You’re a Liar and a Very Sick Girl to Say Such Things About Your Nice Father

Recently I received a heartbreaking message from a woman who was once a child being sexually abused by her father. She told on him. At the treatment centre where she had been sent to receive therapy because she was acting out, the experts supported her “nice” father and treated her as a liar and a troublemaker.

This was back in the 70’s before the Women’s Movement forced the issue of child sexual abuse out of the nation’s closets.

I wonder ….. how many of today’s 50 year old men and women went through this terrible experience? How many tried to tell and were labeled by a professional world as mentally ill, disturbed or just plain malevolent This was a time in our history when the psychiatric literature proclaimed that child sexual abuse was so rare – one in a million families – that psychiatrists would be unlikely to meet it in the course of their careers.

Here is her email to me.

Dear Ms. Armstrong,

In your book Confessions of a Trauma Therapist you write about Dr. Angus Hood, supervisor at the Hincks Treatment Centre in Toronto. On pp. 89 you relate that “…fourteen-year-old Shirley Turcotte…was a suicidal teenager who revealed to…(her therapist Harvey) the sexual horrors of her childhood. Fortunately both Harvey and his supervisor, Dr. Angus Hood, were open to believing the unthinkable. Before long Harvey was treating a handful of youngsters who had been sexually abused in their homes.”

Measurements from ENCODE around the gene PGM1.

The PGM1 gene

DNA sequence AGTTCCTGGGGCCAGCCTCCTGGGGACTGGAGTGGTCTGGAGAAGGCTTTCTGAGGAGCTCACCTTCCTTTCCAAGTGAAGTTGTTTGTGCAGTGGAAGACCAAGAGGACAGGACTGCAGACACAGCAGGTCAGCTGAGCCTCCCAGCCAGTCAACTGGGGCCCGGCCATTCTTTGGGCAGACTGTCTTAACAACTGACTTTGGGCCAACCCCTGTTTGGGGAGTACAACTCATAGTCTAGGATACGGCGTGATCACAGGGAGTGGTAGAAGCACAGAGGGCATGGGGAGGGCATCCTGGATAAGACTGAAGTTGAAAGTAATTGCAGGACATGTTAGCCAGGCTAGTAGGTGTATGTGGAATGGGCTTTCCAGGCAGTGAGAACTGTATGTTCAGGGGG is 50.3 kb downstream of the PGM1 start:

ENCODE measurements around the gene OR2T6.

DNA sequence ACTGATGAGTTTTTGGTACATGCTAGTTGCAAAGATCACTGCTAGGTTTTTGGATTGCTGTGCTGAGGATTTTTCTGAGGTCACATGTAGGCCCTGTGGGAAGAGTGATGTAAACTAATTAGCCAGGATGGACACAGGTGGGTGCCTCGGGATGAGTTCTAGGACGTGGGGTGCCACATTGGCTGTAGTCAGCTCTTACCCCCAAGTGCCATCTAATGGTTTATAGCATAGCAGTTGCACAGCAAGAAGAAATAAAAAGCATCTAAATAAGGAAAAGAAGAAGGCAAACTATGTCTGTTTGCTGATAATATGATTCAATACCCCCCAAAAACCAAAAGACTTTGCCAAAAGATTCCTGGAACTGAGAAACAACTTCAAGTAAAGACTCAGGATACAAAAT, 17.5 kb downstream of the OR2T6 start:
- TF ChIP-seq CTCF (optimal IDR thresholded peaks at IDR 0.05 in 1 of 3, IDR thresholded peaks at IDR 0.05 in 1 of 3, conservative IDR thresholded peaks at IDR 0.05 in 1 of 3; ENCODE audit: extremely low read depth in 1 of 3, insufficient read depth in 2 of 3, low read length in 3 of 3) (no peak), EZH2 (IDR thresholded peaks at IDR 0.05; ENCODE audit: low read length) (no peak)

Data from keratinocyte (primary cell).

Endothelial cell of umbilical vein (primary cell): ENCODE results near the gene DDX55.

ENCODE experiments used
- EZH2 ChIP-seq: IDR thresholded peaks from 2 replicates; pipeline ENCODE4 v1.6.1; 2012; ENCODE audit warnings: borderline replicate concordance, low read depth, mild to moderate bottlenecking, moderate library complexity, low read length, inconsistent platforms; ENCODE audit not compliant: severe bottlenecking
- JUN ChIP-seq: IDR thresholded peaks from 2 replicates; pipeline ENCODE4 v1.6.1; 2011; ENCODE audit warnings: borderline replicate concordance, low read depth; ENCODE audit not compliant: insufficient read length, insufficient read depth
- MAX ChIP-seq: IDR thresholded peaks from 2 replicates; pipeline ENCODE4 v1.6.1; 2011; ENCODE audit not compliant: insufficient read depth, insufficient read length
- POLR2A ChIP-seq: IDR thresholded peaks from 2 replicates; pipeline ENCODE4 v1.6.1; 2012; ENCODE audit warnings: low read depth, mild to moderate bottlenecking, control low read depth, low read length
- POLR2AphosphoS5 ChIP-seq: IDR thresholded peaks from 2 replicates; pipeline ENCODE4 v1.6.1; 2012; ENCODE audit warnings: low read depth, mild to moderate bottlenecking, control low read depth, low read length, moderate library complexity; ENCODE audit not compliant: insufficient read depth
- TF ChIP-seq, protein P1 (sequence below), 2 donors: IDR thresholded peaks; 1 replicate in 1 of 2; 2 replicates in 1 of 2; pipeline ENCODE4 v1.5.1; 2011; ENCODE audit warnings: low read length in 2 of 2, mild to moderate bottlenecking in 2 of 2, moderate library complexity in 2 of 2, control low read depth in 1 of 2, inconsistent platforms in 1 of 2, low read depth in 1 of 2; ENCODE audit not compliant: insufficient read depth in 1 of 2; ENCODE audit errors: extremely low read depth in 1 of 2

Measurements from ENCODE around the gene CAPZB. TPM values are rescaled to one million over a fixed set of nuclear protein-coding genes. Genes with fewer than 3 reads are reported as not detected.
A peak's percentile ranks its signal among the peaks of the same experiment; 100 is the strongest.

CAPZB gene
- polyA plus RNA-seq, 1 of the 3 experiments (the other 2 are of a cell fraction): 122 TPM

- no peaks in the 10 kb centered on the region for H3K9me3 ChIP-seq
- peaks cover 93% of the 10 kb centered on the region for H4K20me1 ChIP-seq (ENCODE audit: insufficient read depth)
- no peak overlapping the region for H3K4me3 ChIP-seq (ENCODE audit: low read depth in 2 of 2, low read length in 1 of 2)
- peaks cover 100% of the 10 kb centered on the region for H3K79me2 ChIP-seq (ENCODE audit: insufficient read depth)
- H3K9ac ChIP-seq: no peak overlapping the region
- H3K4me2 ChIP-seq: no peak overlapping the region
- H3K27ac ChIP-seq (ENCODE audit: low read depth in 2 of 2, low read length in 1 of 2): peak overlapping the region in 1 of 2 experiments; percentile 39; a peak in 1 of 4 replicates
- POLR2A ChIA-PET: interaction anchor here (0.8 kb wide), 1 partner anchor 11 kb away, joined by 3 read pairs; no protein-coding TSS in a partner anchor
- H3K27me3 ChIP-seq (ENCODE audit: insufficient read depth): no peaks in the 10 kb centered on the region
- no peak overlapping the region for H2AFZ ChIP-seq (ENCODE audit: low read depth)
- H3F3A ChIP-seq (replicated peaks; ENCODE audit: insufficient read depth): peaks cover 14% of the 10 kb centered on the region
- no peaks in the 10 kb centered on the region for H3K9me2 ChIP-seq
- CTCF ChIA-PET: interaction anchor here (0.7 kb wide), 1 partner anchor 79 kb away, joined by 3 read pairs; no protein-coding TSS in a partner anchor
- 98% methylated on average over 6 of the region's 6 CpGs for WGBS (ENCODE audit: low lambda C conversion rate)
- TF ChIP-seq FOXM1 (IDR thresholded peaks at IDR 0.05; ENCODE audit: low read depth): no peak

This was the same Dr. Angus Hood who, only shortly before, had assured my parents that I had imagined the precisely documented sexual horrors of my own childhood. The same Dr. Angus Hood who had assured them that these must be psychotic ravings against my ‘nice’ father. The same Dr. Angus Hood who refused to believe a word I said, who dismissed my physical pain, who did not respect my testimony, who filtered everything through his prejudiced assumption that a father like mine would not sexually abuse his daughter through formative years, ruining her life.

Well, Dr. Hood certainly contributed to ruining that life. He certainly did his bit to support the status quo. Along with my parents’ advisor, a woman by the name of Jaffe who told them sympathetically that their ‘crazy’ (must be crazy) daughter would occasionally act out – like slaves on southern plantations who just ‘went crazy’ every once in a while, then succumbed to suppression and settled down – but that this childish behaviour should be treated with zero tolerance by her mature, self controlled and responsible parents.